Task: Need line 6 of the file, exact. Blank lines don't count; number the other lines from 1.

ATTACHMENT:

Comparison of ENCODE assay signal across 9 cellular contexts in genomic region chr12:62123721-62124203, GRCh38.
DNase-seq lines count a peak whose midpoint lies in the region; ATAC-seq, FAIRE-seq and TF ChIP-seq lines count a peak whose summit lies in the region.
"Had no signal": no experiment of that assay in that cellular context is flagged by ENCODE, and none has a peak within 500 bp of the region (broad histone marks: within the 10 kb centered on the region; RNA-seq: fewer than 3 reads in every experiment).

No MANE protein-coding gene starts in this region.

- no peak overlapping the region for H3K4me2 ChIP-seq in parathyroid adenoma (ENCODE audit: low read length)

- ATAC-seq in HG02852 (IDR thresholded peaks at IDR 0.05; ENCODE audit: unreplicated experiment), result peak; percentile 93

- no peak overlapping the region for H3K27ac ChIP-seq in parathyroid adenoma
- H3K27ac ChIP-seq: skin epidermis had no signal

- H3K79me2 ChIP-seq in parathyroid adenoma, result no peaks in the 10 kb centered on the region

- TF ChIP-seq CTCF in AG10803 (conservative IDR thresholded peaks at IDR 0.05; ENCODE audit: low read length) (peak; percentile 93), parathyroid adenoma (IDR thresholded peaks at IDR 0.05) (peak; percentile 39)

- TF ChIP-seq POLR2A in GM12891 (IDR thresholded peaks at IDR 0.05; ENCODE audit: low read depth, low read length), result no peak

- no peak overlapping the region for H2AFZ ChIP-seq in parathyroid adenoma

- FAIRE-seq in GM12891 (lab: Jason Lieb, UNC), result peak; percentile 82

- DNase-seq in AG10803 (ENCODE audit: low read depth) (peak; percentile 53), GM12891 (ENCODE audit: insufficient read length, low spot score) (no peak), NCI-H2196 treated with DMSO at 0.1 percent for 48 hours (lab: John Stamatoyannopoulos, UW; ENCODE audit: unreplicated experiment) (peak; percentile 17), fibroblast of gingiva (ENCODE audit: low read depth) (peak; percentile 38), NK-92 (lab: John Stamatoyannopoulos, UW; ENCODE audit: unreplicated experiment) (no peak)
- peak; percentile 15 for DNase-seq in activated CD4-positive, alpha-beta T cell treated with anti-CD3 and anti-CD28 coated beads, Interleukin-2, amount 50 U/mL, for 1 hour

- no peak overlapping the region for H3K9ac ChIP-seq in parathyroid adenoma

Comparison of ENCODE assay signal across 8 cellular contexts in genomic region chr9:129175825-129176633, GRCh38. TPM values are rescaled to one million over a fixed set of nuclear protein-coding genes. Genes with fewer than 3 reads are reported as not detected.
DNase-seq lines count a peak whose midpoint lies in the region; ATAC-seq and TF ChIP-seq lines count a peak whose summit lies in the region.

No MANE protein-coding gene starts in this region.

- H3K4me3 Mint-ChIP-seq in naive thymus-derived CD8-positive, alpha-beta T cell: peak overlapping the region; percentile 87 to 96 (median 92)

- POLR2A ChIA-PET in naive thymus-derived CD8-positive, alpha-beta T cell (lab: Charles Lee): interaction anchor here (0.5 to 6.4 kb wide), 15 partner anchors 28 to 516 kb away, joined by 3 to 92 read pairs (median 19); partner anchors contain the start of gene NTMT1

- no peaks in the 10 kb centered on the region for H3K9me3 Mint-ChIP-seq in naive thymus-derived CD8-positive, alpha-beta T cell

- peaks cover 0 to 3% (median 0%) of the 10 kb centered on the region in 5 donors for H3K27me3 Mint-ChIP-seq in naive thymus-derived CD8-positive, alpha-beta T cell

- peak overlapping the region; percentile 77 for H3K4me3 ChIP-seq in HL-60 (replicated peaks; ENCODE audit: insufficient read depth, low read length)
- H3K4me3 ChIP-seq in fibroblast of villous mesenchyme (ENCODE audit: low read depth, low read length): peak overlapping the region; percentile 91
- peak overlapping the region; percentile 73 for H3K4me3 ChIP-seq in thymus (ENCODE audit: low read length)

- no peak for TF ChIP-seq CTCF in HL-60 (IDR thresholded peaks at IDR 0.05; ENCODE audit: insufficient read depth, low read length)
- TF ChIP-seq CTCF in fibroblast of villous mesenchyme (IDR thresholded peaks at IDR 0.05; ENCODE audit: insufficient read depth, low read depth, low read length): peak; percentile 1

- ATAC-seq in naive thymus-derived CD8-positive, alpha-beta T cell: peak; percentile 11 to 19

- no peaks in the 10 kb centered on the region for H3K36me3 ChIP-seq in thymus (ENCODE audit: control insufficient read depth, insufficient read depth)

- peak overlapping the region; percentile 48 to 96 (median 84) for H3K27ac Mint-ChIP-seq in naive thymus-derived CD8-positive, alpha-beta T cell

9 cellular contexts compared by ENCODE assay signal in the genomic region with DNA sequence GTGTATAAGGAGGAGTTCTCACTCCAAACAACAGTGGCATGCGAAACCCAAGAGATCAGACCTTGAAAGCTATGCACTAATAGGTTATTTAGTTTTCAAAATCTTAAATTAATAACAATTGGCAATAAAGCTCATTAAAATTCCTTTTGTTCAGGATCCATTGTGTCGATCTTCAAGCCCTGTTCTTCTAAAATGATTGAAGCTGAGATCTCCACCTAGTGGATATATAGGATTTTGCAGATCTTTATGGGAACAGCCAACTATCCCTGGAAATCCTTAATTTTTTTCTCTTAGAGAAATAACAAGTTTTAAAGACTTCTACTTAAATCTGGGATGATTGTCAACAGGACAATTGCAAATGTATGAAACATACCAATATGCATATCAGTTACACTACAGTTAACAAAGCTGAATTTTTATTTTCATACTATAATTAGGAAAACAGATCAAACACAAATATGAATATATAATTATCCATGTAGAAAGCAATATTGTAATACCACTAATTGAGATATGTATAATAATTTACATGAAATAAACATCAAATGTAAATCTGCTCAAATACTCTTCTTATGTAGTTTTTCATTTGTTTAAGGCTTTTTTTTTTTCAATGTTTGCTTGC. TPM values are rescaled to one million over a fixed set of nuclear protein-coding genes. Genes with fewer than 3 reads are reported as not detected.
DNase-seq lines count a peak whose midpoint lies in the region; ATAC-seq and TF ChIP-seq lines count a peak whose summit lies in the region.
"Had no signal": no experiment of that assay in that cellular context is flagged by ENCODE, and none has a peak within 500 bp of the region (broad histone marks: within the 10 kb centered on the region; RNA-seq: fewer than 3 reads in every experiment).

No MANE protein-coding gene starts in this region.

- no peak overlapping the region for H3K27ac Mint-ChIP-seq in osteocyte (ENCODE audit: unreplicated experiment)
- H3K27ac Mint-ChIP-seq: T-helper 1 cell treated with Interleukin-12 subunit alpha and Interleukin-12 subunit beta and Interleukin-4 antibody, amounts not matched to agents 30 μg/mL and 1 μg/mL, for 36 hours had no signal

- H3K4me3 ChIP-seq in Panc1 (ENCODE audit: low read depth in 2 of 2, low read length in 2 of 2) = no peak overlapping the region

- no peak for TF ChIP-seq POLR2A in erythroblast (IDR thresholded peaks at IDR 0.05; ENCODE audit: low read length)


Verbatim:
- ATAC-seq in HG02852 (IDR thresholded peaks at IDR 0.05; ENCODE audit: unreplicated experiment), result peak; percentile 93